Anthony Velasquez grew up surrounded by well-worn trinkets and décor in his mom's antique shop in Avondale.
He never did well in a school setting; he recalls spending most of his time in class doodling and sketching the pictures in his textbooks, eventually dropping out of high school because he found he learned more by reading on his own.
As a young man, Velasquez was more into art, an interest born in graffiti, a common activity for kids in Avondale, he says. But when he started drawing portraits from photographs of his friends, he realized that he was pretty good.
New Times art review
An Odd Kind of Sympathy is at Lisa Sette Gallery, 4142 North Marshall Way in Scottsdale through June 30. Call 480-990-7342 or visit www.lisasettegallery.com.
Velasquez earned his GED and began looking at art programs. There were only a few that specialized in realism — one, in Canada, had a satellite school in Florence, Italy, at the Angel Academy for Art. Velasquez cashed in money from an inheritance and packed a few bags.
He describes the program in Italy as "insane."
"There was no pass or fail in these classes. You were either done or you weren't. We would have to capture every detail in an object like this," he says, picking up a salt shaker over lunch at Pane Bianco in Central Phoenix. "And if we didn't, we simply weren't done."
Because of his training, the 30-year-old painter thrives on quality and detail — a focus made very clear at his latest solo show, "An Odd Kind of Sympathy," at Lisa Sette Gallery in Scottsdale.
Sette has known Velasquez since 2007, when she got a phone call from a friend who had been to the Framer's Gallery, where Velasquez was having a few of his paintings framed. She saw his work and quickly put him in her stable of successful local and international artists. Velasquez says it was luck — and it absolutely was the beginning of a career.
His latest collection of still-life paintings has warmth and a distinctly ethereal quality. In each, five items — one for each of the five senses — are carefully balanced on top of one another and painted, with an obsessive attention to detail, on dark walnut panels.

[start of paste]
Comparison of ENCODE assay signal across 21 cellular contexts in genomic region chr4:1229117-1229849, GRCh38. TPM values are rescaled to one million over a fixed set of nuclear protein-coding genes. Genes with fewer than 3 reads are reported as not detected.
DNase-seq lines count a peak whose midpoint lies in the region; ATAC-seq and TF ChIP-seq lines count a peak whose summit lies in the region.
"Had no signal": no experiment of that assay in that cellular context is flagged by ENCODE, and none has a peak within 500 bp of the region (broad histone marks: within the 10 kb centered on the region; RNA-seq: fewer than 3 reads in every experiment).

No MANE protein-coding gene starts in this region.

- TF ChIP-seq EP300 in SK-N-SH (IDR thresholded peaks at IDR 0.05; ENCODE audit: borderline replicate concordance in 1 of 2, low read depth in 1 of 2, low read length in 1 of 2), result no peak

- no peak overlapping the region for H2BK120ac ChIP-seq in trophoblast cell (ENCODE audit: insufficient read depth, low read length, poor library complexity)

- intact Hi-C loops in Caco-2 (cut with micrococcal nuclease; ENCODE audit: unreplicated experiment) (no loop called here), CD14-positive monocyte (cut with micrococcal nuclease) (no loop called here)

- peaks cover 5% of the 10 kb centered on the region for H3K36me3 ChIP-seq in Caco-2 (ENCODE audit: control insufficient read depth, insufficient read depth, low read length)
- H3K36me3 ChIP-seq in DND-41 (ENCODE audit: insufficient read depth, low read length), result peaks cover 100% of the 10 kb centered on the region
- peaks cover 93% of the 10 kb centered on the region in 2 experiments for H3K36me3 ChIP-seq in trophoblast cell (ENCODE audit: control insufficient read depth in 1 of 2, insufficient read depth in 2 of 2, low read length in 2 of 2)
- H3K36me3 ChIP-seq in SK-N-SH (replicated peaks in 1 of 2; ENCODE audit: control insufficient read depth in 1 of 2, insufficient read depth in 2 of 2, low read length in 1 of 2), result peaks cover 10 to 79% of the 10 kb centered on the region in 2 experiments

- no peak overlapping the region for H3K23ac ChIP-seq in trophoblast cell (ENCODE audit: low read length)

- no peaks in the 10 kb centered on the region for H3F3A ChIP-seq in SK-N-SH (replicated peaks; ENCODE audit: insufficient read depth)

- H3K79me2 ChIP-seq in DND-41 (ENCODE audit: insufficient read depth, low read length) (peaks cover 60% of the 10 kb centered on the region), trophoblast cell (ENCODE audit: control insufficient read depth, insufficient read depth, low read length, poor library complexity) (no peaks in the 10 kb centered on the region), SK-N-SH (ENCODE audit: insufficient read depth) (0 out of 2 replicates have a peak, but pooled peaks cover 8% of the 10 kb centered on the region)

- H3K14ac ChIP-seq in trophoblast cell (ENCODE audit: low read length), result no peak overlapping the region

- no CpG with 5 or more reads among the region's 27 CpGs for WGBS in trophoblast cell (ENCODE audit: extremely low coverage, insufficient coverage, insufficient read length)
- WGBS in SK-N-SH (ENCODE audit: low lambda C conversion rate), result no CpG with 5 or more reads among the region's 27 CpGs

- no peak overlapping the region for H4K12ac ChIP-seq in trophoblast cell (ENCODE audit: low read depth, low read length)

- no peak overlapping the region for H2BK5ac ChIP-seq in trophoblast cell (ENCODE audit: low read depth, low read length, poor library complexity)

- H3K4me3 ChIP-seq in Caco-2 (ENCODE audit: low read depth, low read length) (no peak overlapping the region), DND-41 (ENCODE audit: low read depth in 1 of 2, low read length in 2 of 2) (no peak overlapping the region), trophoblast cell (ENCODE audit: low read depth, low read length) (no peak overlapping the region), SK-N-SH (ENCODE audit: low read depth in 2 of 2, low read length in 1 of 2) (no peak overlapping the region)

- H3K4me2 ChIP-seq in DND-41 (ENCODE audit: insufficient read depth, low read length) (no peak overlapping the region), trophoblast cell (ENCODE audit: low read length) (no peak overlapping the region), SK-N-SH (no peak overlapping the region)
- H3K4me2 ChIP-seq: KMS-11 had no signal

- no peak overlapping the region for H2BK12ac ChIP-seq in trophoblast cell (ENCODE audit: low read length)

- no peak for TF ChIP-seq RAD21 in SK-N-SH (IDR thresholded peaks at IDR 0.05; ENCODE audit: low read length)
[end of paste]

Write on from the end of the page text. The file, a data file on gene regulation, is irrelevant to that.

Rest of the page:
Velasquez says he made charts of the senses and objects he wanted to find, then searched eBay, antique stores, and junk shops. The result is a series of vertical arrangements of boxing gloves, spice jars, musical instruments, vintage telephones, and ephemera he calls "totems to human experience."
"It's human nature to stack and arrange things according to system, purpose, or importance," he says, and each stack of objects was made and carefully balanced (with help from only a little bit of rubber cement) before he painted them.
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There's a dull gray background in each of his still-lifes, a detail that came, he says, from a desire for his audience to truly focus on each object, almost as if in a dream, and be able to have an interaction with each without being distracted by their surroundings.
Velasquez recently moved back to Phoenix after living in California for a few years. He says after spending years at big-name parties and going to art auctions and fairs, he has no aspirations of climbing the contemporary art ladder.
Instead, he wants to stay here. He's looking to buy land in downtown Phoenix where he can build a house, continue to paint, and hold creative classes in his neighborhood. He says studying antiques and spending hours painting their every detail gave him a greater appreciation for craftsmanship and handmade goods.
"We used to know how to make things from resources that we had around us and to appreciate how they were made," he says. "I want to bring that back."